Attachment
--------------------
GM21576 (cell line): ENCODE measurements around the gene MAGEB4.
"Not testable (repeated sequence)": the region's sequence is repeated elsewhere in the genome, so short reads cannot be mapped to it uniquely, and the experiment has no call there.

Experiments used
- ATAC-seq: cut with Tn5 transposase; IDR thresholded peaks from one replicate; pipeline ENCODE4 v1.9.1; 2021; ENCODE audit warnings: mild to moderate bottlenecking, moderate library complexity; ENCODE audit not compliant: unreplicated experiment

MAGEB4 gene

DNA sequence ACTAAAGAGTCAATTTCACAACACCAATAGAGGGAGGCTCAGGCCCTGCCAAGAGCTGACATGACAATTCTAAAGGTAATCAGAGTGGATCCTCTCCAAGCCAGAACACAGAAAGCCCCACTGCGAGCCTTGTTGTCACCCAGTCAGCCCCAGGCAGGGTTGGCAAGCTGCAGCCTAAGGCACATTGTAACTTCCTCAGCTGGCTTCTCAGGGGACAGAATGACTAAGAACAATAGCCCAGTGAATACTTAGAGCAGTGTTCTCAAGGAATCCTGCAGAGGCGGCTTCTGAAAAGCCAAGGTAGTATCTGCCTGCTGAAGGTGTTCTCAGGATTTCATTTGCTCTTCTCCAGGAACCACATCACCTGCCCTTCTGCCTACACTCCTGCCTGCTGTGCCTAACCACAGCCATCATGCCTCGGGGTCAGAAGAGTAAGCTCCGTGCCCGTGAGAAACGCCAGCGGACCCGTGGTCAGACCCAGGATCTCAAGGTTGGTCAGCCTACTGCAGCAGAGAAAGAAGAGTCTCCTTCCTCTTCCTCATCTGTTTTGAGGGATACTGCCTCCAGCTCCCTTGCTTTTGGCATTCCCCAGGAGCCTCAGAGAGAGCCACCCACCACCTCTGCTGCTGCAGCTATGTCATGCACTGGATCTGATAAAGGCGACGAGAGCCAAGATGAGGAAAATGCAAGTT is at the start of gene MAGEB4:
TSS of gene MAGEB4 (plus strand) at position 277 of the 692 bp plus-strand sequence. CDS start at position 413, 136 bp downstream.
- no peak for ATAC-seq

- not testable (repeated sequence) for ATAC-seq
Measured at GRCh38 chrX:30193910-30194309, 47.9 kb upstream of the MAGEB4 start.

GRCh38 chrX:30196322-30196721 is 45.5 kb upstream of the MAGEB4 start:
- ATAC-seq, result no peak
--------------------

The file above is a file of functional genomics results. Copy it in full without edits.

GM21576 (cell line): ENCODE measurements around the gene MAGEB4.
"Not testable (repeated sequence)": the region's sequence is repeated elsewhere in the genome, so short reads cannot be mapped to it uniquely, and the experiment has no call there.

Experiments used
- ATAC-seq: cut with Tn5 transposase; IDR thresholded peaks from one replicate; pipeline ENCODE4 v1.9.1; 2021; ENCODE audit warnings: mild to moderate bottlenecking, moderate library complexity; ENCODE audit not compliant: unreplicated experiment

MAGEB4 gene

DNA sequence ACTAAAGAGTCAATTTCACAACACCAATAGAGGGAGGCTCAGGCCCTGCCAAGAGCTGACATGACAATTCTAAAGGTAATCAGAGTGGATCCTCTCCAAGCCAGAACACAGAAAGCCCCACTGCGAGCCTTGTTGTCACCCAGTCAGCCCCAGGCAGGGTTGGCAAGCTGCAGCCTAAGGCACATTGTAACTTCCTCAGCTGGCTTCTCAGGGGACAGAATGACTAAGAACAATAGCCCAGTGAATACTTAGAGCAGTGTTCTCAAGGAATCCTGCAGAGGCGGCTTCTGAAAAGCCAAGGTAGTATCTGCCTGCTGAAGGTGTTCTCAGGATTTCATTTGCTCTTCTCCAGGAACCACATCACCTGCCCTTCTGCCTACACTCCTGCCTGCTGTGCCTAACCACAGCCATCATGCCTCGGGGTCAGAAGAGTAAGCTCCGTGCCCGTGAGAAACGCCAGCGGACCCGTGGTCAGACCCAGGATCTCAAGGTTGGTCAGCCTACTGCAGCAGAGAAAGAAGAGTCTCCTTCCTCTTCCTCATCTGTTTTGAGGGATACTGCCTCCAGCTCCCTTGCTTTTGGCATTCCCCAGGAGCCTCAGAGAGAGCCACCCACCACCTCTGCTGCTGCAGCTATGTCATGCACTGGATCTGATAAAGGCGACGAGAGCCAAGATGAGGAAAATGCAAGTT is at the start of gene MAGEB4:
TSS of gene MAGEB4 (plus strand) at position 277 of the 692 bp plus-strand sequence. CDS start at position 413, 136 bp downstream.
- no peak for ATAC-seq

- not testable (repeated sequence) for ATAC-seq
Measured at GRCh38 chrX:30193910-30194309, 47.9 kb upstream of the MAGEB4 start.

GRCh38 chrX:30196322-30196721 is 45.5 kb upstream of the MAGEB4 start:
- ATAC-seq, result no peak